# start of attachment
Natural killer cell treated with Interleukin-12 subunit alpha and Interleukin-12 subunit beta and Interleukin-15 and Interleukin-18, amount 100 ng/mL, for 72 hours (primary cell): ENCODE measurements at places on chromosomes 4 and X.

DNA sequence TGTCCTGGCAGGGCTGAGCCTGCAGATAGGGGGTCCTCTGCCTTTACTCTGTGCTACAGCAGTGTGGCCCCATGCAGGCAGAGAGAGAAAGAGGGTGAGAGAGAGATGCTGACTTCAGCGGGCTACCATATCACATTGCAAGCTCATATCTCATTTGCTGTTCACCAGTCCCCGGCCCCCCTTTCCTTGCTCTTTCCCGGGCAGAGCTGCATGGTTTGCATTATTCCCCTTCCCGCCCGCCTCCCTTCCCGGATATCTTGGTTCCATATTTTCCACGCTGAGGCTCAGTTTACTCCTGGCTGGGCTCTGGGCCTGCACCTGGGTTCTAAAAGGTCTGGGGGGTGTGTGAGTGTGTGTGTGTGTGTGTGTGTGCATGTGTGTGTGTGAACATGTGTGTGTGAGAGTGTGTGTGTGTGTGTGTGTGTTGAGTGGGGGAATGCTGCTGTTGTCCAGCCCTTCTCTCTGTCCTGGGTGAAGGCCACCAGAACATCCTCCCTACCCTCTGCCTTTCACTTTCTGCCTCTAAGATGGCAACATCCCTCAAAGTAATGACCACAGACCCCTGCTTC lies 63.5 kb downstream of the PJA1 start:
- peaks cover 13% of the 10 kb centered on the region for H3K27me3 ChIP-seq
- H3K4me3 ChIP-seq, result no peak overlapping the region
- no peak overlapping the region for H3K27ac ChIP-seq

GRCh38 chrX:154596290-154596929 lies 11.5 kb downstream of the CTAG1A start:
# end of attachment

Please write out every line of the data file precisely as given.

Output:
Natural killer cell treated with Interleukin-12 subunit alpha and Interleukin-12 subunit beta and Interleukin-15 and Interleukin-18, amount 100 ng/mL, for 72 hours (primary cell): ENCODE measurements at places on chromosomes 4 and X.

DNA sequence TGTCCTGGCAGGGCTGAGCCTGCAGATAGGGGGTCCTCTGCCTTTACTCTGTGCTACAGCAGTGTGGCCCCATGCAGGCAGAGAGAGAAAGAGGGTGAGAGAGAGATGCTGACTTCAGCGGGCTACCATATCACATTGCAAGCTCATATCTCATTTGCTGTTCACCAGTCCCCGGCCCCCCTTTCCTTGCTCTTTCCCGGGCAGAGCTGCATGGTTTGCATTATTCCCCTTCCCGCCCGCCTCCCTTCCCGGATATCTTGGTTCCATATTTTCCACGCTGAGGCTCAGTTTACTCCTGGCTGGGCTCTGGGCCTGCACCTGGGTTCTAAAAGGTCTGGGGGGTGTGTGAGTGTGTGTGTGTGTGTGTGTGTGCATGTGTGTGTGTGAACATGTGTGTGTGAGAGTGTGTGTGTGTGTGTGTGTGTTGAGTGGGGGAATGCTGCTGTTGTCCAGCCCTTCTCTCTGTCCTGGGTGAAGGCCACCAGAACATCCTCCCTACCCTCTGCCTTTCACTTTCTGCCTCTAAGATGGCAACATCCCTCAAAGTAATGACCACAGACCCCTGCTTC lies 63.5 kb downstream of the PJA1 start:
- peaks cover 13% of the 10 kb centered on the region for H3K27me3 ChIP-seq
- H3K4me3 ChIP-seq, result no peak overlapping the region
- no peak overlapping the region for H3K27ac ChIP-seq

GRCh38 chrX:154596290-154596929 lies 11.5 kb downstream of the CTAG1A start: